Mrs Patmore (Lesley Nicol): The cook. Mrs Patmore is still firmly in charge of the kitchen and kitchen staff and religiously defends her rights and privileges, against all comers. She is shrewd and observant of the dynamics amongst the staff, and is especially protective of Daisy. Mrs Patmore is fully supportive of anything that brings Daisy happiness, even if Daisy finds it difficult to show the same generosity – particularly when Mrs Patmore and Mr Mason strike up a friendship. This series, Mrs Patmore’s new business venture leads to an unexpected scandal and brings the Crawleys to her aid.
Daisy Mason (Sophie McShera): The assistant cook. Daisy is still at the beck and call of Mrs Patmore but is looking ahead to a future outside service. With the help of Mr Molesley, Daisy furthers her education and her mind opens up to new possibilities. Daisy’s left-leaning politics lead her to question authority with increasing fervour and her outspoken opinions land her in trouble with Mr Carson. Though an accomplished student, Daisy still has much to learn in matters of the heart, and Mrs Patmore’s guidance is often needed.
Thomas Barrow (Robert James-Collier): The under-butler. Occupying a position now thought of by many to be superfluous, Thomas will come under immense pressure as he is forced to consider what the future may hold. Although his approach to life in service has typically been characterised by scheming and manipulation, his efforts to mentor and befriend the newest footman, Andy, reveals a softer side, even if his advances are apparently unwelcome. Thomas realises that Downton is the only place he’s put down roots, but as he struggles to overcome his defensive loneliness, and the isolation this has forced on him, wonders if he really belongs anywhere.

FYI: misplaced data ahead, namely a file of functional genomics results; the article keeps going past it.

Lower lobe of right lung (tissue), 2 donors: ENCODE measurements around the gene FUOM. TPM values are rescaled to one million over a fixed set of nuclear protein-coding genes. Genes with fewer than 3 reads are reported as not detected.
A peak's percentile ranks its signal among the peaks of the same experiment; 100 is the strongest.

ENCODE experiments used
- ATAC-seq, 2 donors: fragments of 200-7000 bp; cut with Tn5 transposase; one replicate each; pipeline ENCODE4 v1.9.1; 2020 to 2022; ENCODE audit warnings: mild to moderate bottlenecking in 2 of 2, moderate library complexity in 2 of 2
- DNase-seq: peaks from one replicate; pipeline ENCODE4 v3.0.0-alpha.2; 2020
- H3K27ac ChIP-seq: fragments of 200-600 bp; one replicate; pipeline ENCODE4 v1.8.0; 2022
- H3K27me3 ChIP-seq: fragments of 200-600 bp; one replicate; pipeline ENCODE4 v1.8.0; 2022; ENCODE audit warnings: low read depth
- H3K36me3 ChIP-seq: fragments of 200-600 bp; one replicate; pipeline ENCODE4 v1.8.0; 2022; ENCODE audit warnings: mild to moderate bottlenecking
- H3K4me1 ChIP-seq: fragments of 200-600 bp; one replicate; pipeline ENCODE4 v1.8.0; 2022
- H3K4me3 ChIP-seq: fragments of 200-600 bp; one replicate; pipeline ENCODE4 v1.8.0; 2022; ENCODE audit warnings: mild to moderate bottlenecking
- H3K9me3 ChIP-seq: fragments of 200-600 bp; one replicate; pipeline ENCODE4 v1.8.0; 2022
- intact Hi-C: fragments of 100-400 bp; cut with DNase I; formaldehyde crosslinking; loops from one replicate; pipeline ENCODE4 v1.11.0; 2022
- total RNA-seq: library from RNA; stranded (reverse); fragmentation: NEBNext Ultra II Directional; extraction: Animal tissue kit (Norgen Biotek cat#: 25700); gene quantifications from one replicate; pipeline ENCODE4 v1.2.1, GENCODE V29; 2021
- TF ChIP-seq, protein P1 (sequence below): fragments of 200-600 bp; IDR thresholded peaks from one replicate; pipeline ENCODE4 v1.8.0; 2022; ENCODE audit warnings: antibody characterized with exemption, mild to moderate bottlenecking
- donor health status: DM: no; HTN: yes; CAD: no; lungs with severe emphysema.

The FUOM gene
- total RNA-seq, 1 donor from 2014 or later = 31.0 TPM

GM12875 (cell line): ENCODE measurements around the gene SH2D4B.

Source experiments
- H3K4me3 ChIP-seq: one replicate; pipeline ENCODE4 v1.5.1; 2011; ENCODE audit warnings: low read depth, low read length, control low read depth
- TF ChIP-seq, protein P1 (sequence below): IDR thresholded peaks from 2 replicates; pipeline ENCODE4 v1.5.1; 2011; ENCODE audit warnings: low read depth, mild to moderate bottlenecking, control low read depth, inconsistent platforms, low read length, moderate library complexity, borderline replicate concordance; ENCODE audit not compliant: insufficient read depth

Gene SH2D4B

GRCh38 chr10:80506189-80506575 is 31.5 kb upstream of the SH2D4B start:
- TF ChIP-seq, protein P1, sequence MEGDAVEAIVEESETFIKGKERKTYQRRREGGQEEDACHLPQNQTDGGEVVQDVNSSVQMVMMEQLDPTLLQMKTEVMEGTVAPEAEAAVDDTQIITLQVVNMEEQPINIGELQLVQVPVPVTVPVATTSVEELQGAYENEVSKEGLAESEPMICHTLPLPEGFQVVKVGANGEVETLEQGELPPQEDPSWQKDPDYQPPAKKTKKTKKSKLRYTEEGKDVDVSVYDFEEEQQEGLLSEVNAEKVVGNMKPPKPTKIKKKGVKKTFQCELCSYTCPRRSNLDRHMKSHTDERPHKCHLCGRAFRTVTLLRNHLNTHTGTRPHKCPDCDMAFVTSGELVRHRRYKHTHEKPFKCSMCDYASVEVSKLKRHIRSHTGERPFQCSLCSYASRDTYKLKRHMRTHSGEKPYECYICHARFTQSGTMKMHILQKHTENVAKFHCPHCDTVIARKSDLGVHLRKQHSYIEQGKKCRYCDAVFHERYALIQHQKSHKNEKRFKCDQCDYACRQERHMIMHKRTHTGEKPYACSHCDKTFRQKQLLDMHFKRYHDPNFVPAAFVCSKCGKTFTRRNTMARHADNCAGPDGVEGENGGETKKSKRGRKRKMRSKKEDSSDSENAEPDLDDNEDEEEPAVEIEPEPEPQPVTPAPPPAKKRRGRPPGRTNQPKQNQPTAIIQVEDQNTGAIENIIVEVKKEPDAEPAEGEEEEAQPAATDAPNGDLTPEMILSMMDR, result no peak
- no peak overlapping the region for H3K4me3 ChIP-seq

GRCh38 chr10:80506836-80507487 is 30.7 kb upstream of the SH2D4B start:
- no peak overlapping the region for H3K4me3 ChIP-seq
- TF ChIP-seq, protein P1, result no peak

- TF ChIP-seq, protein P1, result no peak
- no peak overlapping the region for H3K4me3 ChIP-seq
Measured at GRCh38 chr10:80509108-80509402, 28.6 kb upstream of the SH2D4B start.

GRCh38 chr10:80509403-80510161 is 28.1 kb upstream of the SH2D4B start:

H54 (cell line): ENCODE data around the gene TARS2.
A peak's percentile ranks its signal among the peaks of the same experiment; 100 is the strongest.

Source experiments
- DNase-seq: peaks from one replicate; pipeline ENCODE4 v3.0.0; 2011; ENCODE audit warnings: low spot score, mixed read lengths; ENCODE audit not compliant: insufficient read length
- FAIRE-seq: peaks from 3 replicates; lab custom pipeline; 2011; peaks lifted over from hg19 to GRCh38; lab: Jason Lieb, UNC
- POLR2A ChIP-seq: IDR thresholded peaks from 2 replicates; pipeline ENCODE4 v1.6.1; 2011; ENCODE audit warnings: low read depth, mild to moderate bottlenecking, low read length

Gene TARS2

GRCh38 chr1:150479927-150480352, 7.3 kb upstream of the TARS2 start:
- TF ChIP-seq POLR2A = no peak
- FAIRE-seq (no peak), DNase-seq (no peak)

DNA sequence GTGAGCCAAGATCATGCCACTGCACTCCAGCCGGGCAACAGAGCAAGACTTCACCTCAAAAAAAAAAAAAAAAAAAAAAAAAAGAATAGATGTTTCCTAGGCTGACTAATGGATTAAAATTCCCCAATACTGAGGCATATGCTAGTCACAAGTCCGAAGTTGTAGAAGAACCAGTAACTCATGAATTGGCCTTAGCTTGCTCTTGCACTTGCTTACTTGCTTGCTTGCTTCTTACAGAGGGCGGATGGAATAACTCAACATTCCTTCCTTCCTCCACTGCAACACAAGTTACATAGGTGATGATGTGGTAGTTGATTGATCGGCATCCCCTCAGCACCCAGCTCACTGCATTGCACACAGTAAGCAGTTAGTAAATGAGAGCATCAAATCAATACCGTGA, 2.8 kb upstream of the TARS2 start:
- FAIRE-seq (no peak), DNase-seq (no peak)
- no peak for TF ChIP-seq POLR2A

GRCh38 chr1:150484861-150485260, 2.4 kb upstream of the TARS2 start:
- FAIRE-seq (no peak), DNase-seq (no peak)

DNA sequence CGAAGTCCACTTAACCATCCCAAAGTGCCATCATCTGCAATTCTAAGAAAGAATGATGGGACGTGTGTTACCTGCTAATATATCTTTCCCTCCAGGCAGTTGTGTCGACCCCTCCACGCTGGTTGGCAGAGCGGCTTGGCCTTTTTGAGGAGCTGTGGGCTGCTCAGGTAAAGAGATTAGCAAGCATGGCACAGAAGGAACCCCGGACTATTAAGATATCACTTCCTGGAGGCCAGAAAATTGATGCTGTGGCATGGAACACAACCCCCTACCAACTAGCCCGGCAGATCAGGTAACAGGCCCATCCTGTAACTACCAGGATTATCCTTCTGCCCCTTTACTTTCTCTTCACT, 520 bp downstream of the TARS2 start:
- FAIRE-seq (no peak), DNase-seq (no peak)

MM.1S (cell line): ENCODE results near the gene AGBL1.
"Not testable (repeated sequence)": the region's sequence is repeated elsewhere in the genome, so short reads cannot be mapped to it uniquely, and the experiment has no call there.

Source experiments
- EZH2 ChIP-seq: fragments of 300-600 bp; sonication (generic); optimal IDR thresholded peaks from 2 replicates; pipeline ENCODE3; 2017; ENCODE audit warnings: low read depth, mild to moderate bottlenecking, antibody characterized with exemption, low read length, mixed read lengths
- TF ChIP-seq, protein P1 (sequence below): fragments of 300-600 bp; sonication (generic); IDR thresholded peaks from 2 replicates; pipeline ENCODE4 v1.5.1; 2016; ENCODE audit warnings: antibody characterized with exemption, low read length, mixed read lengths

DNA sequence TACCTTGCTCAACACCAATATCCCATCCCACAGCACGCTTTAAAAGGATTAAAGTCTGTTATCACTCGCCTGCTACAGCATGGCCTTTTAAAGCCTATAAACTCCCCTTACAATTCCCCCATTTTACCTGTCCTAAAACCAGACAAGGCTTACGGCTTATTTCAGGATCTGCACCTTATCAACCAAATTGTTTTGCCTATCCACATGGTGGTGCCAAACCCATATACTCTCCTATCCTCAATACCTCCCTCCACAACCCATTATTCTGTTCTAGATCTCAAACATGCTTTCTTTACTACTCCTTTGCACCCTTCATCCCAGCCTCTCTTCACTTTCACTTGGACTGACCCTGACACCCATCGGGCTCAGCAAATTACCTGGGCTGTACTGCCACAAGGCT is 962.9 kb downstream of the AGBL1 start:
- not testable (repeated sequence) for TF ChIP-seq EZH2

Phyllis Baxter (Raquel Cassidy): Cora’s Lady’s Maid and childhood acquaintance of Thomas. Baxter is loyal and honest, but is haunted by a dark past. When forced to confront painful memories of Peter Coyle, a thief and her tormentor, she will rely heavily on the unceasing support of Molesley to find strength. Thoughtful and kind, she is alone amongst the servants in her sympathy for Thomas and she proves to be his only friend at a desperate time.
Joseph Molesley (Kevin Doyle): Footman. Molesley has seen his fair share of ups and downs, but in Baxter he has found a friend and confidante from whom to draw strength.
Molesley is also a support to Daisy, and his interest in her education encourages him to acknowledge that he may have another calling in life besides service – but is it too late, and is he up to it anyway?
Gladys Denker (Sue Johnston): Lady’s maid to Violet. Mischievous and calculating, Denker is never far from trouble. As a relentless antagonist of Spratt, she’s ever watchful for an opportunity to incriminate her colleague. Denker’s schemes are rarely undetected by Violet, and are often the cause of amusement, rather than consternation. However, when Denker over steps a line, she finds her position in question, with Spratt as her only means of help. But if anyone knows how to get out of a scrape, it’s Denker.
Septimus Spratt (Jeremy Swift): Butler at the Dower House and Nemesis of Denker, Spratt is always armed with a dry comment or sharp word against her in their struggle for power. Sly and territorial, he’ll need to be more resourceful than ever when Denker discovers an embarrassing misdemeanour, and threatens him with exposure if he doesn’t bend to her will. Spratt is a man of hidden talents, and conceals anything that might jeopardise his favour with Violet, but of course, a secret is never a secret for long, when Denker’s about.